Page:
efforts in Africa
Surveillance of AH5N1 is poorer to begin with in Africa than in Asia--both clinical surveillance, because there are not as many medical experts, and molecular epidemiologic surveillance, because there are not as many people who can do lab workups or serology monitoring. Indeed, if what happened in Turkey or Thailand regarding transmission to humans has already happened in Nigeria, I don't think anyone can possibly have noticed at the world-surveillance epidemiological level. In Asia, a lot more is known about the movement of the virus in the avian populations and the number of people getting occasional infections from chickens.
On a virus capable of efficient human-to-human
If the number of infections is soon to be higher in Africa than in Asia, the chance of recombination events--which could lead to a virus that could transmit efficiently from human to human--is also higher. Yet even if that happens and many more people die, they are a lot less likely to be noticed than in other countries.
In my opinion, the chance that any epidemic could get a head start in the human population is higher in Africa than other places in the world because there is less infrastructure to detect what's going on. There are higher rates of human illness to begin with in Africa, and you would not be able to distinguish avian flu from HIV/AIDS and many other illnesses unless diagnostic tests and experts were available.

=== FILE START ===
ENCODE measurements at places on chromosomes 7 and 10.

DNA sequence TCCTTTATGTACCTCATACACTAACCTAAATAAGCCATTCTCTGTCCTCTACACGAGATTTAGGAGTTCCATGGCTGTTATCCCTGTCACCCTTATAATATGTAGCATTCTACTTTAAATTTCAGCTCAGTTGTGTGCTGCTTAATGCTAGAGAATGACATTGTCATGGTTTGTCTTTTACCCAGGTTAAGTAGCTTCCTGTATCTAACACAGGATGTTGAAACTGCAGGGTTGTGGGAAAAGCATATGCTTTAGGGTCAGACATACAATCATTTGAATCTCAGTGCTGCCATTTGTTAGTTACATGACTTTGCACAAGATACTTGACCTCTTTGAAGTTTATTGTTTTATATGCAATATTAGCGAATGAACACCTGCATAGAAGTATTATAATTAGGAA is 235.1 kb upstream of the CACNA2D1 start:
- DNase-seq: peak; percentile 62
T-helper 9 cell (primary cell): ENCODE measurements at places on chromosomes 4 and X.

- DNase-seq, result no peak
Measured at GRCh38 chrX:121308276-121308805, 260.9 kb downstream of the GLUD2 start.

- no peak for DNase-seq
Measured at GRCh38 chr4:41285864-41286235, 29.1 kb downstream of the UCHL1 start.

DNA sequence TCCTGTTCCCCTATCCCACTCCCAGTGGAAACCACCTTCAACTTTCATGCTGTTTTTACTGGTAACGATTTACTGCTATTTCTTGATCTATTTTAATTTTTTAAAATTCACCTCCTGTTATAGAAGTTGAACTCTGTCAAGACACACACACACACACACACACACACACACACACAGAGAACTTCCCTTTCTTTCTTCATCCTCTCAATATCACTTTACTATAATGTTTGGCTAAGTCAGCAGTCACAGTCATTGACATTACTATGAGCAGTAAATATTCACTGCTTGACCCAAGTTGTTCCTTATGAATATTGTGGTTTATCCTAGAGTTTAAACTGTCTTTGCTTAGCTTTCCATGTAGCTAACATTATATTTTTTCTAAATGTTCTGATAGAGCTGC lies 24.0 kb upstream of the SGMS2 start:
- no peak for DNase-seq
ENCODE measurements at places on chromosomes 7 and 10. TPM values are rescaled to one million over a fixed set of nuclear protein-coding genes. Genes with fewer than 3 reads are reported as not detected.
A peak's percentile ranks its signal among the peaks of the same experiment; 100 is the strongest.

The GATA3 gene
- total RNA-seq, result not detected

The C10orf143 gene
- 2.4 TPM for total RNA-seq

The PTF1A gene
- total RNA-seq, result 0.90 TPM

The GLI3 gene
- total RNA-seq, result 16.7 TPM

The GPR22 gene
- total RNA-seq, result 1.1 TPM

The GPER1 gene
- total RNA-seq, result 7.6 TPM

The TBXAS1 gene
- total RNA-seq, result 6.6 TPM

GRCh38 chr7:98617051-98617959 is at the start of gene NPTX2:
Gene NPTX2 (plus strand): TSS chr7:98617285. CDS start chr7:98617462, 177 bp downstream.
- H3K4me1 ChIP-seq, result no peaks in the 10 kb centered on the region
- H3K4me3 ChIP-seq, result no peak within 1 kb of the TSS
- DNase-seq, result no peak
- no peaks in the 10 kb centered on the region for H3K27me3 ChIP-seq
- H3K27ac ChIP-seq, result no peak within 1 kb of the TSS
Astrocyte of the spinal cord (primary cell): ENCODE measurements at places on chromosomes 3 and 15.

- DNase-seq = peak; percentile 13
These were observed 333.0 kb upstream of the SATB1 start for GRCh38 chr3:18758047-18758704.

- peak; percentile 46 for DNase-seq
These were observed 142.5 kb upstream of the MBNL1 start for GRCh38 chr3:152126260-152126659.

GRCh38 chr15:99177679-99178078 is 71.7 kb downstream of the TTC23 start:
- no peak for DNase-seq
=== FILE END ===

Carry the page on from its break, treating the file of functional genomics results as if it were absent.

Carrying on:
New HIV viruses have emerged much faster in
Africa than in any other parts of the world. There are now at least four
different HIVs in Africa, each of which has infected millions of people.
Many more are rapidly emerging as new chimeric HIVs--illustrating exactly
what can happen to bird flu AH5N1 to make it more transmissible between
On what can be done
The World Health Organization has sent out representatives to do surveillance in the geographical areas with proximity to the affected commercial flocks, and to ask questions about whether chickens are dying on family compounds around there. But how many people can be mobilized by WHO, and how much effort can be extended to sample these family household chickens? The virus is likely in a lot of areas--not just in Nigeria, but wherever there are bird flyways from Europe. In international efforts of this type, WHO, I suspect, is the only first responder, and its budget and expertise are limited. There isn't a huge critical mass of experts already funded and ready to go. One of the limitations in our modern global interaction capabilities is that virtually all the expertise and resources are still national, rather than international. Further, those regions of the world where human expertise and resources are in shortest supply, such as Africa, are most likely to serve as particularly fertile ground for getting a large-scale human flu epidemic off to a robust start.
For more on bird flu, see www.hsph.harvard.edu/review/rvwwinter06_flucatchers.html.
On May 16, HSPH Dean Barry Bloom presented a live web seminar "Bird Flu: Public Health and Pandemics." Log onto www.hsph.harvard.edu/corprelations to view an archival recording.